Fear, Force, and Leather: The Texas Prison System&rsquot;s First Hundred Years 1848-1948
Introduction
Rough Beginnings, 1849-1861
War and Collapse, 1861-1871
The Lease Era, 1871-1883
Convict Leasing, 1883-1909
Scandal and Reform, 1909-1911
Perpetual Inquiry, 1911-1927
Reform and Reaction, 1927-1948
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The Lease Era 1871-1883

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The Bowie knife and the shotgun were the chief ornaments; shooting and stabbing the chief amusements, drinking bad whiskey the chief industry with an occasional lynching and midnight murder to vary the monotony. – Texas Capital newspaper, 1879

In 1871, prison superintendent A.J. Bennett reported to the governor and legislature that years of neglect had reached a crisis point. Without the infusion of at least $241,000 ($4.1 million in 2009 dollars) to repair the prison and upgrade security and sanitation, the prison might as well be abandoned. The prison's financial agent, Louis W. Stevenson, seconded Bennett’s findings. In a tacit admission that the state was unable to operate the prison system on its own, he recommended that Texas follow the lead of several other southern states and lease the prison to an outside management company.

Ward-Dewey Takes Over

The legislature agreed. After a competitive bidding process, the state awarded Ward, Dewey, and Company of Galveston a fifteen-year lease of the prison in exchange for $325,000 ($5.5 million in 2009 dollars) spread out over the period of the lease. The state would retain a three-man oversight board and hire a chaplain, a physician, and a state inspector who would submit a monthly report to the governor.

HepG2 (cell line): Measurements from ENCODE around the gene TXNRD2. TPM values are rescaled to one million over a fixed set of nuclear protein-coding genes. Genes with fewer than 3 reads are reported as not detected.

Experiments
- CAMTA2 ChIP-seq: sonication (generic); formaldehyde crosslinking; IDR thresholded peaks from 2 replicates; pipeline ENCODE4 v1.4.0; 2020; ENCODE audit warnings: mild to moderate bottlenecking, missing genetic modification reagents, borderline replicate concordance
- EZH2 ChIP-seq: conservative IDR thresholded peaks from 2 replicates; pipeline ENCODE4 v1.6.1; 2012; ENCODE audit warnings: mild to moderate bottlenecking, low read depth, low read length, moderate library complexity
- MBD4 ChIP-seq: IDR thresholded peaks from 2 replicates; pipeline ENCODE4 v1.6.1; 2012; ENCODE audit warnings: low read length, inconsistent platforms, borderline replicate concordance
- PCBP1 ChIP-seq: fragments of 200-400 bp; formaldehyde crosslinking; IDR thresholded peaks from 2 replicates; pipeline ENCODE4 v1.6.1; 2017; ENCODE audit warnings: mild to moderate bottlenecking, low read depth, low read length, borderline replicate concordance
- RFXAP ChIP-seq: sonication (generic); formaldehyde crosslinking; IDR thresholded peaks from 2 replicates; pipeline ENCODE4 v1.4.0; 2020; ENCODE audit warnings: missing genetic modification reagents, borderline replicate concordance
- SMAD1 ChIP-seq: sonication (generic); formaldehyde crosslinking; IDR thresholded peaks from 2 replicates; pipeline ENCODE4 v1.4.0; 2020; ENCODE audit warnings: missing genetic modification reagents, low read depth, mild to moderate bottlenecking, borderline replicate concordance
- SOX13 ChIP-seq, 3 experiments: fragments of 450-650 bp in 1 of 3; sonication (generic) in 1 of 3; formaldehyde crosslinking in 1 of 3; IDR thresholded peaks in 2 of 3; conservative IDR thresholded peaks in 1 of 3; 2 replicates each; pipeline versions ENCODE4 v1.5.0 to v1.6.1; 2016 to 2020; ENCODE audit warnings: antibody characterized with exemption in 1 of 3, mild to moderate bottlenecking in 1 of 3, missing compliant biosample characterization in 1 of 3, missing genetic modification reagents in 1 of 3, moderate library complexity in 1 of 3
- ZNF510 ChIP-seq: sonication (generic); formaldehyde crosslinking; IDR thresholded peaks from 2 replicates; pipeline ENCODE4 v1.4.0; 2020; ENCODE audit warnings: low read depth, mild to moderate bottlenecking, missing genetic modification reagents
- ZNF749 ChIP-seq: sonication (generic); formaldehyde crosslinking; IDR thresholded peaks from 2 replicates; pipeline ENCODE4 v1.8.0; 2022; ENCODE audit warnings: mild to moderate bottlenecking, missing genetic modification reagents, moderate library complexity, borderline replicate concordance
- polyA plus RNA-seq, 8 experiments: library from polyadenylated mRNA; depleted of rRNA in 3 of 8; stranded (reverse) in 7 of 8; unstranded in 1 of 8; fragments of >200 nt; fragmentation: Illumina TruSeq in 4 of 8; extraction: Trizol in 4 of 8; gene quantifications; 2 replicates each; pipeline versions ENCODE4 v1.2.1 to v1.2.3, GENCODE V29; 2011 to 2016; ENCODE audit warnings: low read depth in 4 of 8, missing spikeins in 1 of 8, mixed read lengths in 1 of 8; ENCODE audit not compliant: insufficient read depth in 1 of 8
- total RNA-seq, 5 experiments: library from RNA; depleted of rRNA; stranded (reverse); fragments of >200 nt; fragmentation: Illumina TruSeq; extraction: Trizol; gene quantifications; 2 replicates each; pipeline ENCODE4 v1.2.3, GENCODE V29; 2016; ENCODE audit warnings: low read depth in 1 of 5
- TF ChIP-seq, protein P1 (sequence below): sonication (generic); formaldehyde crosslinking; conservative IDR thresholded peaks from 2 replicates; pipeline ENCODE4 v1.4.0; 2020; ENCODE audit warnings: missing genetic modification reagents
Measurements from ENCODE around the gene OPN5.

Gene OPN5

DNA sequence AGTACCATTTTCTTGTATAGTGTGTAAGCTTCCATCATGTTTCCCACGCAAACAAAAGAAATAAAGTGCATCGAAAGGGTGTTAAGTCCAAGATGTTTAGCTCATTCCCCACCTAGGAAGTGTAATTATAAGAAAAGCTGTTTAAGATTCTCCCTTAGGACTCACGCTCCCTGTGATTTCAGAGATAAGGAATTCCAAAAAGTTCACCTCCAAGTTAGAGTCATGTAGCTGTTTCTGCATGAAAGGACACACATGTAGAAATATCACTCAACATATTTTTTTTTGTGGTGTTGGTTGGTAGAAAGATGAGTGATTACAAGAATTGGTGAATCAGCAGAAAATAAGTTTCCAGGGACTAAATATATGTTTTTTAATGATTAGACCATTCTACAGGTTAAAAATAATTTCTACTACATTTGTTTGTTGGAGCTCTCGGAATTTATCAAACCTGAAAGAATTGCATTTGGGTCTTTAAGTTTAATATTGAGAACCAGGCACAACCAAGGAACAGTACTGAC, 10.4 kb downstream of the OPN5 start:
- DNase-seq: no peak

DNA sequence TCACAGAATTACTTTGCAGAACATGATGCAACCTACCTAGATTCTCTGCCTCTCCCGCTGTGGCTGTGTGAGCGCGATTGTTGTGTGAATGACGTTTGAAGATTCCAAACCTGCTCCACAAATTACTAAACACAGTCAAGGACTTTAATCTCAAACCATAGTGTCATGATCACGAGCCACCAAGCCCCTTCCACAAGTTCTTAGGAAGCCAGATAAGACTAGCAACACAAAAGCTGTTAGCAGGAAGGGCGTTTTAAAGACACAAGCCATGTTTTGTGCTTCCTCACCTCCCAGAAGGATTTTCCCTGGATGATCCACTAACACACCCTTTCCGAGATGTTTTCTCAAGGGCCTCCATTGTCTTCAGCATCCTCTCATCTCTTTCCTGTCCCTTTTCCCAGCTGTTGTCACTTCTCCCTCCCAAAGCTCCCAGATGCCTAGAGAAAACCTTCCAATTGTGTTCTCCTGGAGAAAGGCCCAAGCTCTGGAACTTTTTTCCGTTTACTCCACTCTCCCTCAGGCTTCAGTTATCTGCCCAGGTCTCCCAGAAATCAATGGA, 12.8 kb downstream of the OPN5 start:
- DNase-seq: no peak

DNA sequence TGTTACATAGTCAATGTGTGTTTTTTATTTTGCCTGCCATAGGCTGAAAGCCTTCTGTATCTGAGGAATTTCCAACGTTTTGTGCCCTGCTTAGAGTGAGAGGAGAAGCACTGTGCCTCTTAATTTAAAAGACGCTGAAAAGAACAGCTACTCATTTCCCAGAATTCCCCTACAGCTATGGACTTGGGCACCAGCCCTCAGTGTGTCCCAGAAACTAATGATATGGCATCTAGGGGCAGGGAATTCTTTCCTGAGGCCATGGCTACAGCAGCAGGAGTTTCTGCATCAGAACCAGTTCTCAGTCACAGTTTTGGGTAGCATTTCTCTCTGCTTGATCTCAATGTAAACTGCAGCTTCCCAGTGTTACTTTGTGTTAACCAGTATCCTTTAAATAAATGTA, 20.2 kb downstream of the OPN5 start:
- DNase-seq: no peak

Ward-Dewey made immediate improvements to the safety and sanitation of the prison. Within the first year, the company had torn down the old wooden shop buildings and constructed new fire-safe brick workshops, an infirmary, 40 new cells, and a new kitchen and dining hall that could double as a chapel on Sundays. They also put the prisoners back to work. By the end of 1872, about one-third of the convicts were laboring on railroad construction crews, while the remaining two-thirds were busy inside the prison’s walls, making cotton and wool garments, shoes and boots, wagons, and furniture and fixtures for state buildings.

Everything seemed to have improved under Ward-Dewey—except for the treatment of the prisoners. Reports of prisoner abuse would only increase over the years that Ward-Dewey held the lease.

Report of J.K.P. Campbell, 1875

J.K.P. Campbell, monthly report for September 1875

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Page last modified: August 22, 2011